On Friday, a group of members of Congress who are central to the surveillance debate demanded some kind of answer, even a vague one, about how many Americans are having their data harvested by surveillance programs.


In a sharply worded letter (PDF) to Director of National Intelligence James Clapper, 14 members of the House Judiciary Committee insisted he provide some type of “public estimate” of the number of US communications that are being caught up in surveillance programs authorized by Section 702 of the FISA Amendments Act. That’s the law that spy agencies like the NSA use to justify “upstream collection” of bulk data from Internet infrastructure.

“We note that we are not the first to ask you for this basic information,” states the group of representatives. They mentioned that Sen. Ron Wyden (D-Ore.) and former Sen. Mark Udall (D-N.M.) have asked for such information since 2011.

The House Judiciary Committee is tasked with overseeing surveillance, and its members will be the first to decide whether to extend Section 702 beyond its scheduled sunset at the end of 2017.

“We are not asking you for an exact count,” the letter states. “Today, our request is simply for a rough estimate… we require your assistance in making a determination that the privacy protections in place are functioning as designed.”

The letter was signed by eight Democrats and six Republicans. It includes senior members from both parties, although committee chairman Bob Goodlatte (R-Va.) did not sign.

The letter points out such research has already been done. An October 2011 opinion of the FISA court manually reviewed a sample of 50,440 Internet transactions, taken from a group of 13.25 million acquired during a six-month period.

In that case, the court found that the NSA had “circumvented the spirit of [the statute] with regard to that collection.”

No satisfactory answer

Today, Clapper told a gathering of reporters the committee will get some kind of answer, but likely not a satisfactory one.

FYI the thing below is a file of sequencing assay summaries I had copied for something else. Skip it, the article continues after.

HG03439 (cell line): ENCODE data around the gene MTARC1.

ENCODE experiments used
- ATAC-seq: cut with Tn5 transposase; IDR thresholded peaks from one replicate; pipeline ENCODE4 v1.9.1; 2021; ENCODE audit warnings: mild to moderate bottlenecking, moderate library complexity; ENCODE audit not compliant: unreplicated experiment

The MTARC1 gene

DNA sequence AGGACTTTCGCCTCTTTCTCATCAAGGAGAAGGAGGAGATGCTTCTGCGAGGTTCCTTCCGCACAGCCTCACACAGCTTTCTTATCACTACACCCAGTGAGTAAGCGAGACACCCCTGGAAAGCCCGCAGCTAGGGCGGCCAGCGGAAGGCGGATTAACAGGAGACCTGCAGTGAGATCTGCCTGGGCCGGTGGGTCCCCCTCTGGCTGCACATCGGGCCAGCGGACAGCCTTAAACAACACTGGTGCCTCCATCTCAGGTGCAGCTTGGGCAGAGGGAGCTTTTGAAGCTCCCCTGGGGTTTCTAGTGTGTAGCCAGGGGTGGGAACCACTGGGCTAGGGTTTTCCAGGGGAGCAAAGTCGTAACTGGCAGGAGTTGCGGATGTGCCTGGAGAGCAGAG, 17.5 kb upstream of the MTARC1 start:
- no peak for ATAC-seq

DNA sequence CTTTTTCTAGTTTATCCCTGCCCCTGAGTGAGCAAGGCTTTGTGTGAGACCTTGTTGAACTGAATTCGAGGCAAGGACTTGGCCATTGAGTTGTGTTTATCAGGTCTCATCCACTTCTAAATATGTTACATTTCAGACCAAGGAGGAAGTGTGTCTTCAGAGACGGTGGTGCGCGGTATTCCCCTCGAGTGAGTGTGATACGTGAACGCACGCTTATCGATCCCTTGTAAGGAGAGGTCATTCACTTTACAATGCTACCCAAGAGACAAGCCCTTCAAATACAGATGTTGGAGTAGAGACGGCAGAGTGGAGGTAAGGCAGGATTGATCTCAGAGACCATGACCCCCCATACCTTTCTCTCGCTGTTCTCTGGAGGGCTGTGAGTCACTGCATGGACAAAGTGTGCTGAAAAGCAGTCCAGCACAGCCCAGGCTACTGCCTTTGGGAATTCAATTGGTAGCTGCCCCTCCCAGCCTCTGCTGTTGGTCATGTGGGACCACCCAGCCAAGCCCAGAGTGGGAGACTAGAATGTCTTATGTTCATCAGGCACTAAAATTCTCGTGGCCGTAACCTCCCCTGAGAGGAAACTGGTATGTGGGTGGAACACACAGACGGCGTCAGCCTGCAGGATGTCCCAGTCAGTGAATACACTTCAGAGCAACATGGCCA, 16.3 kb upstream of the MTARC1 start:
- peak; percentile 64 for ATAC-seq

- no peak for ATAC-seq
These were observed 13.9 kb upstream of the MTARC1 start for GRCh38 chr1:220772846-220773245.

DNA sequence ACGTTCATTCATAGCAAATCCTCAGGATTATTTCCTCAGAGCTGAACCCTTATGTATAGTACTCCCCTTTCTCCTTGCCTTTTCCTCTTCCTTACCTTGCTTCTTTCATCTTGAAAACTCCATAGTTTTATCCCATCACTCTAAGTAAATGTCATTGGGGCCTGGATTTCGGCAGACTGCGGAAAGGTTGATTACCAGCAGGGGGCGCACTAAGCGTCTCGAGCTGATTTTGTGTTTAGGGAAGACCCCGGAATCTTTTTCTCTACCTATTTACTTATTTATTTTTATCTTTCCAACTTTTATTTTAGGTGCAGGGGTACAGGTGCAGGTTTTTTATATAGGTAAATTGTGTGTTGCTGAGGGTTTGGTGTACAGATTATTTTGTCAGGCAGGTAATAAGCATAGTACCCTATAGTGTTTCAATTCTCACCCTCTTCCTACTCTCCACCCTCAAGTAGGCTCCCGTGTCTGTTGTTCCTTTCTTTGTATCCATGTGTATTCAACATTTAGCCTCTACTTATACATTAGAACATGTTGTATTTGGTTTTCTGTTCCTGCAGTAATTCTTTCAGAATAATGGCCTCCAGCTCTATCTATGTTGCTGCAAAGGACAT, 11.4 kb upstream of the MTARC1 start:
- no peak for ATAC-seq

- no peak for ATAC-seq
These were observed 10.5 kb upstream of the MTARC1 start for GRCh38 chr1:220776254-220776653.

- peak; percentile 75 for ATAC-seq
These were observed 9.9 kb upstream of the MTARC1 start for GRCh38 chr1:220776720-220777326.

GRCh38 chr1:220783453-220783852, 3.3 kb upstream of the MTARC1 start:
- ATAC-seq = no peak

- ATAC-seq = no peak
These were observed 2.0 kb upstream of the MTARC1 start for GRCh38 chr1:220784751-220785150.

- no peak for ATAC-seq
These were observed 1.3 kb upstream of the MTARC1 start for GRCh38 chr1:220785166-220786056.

A public estimate might not be possible, he said, emphasizing that “any methodology we come up with will not be completely satisfactory to all parties.”

“If we could have made such an estimate, and if such an estimate were easy to do—explainable without compromise—we would’ve done it a long time ago,” Clapper said on Monday, according to a report in The Hill.

Clapper also repeated an interesting excuse for not releasing the data: he proposed that by merely searching the upstream data, the government could subject Americans to more invasions of their privacy. That reasoning allows intelligence officials to paradoxically blame privacy advocates for the lack of data.

“Many people find that unsatisfactory, but that is a fact,” Clapper said.

It’s such a tired excuse that the 14 signatories of the letter had already predicted he would make it. “On this point, we refer you to the judgment of the many civil liberties organizations that support conducting a ‘one-time, limited sampling of these communications’ if necessary,” the letter states.

The advocacy groups believe, and the letter-writers agree, that a limited search to gather data would be a “net gain for privacy,” and the politicians who signed the letter agree.

At the same gathering, Clapper discussed his view that the Snowden revelations had sped up the development of encryption, and this was “not a good thing.”

Clapper has been asked for a response to the House Judiciary letter by May 6.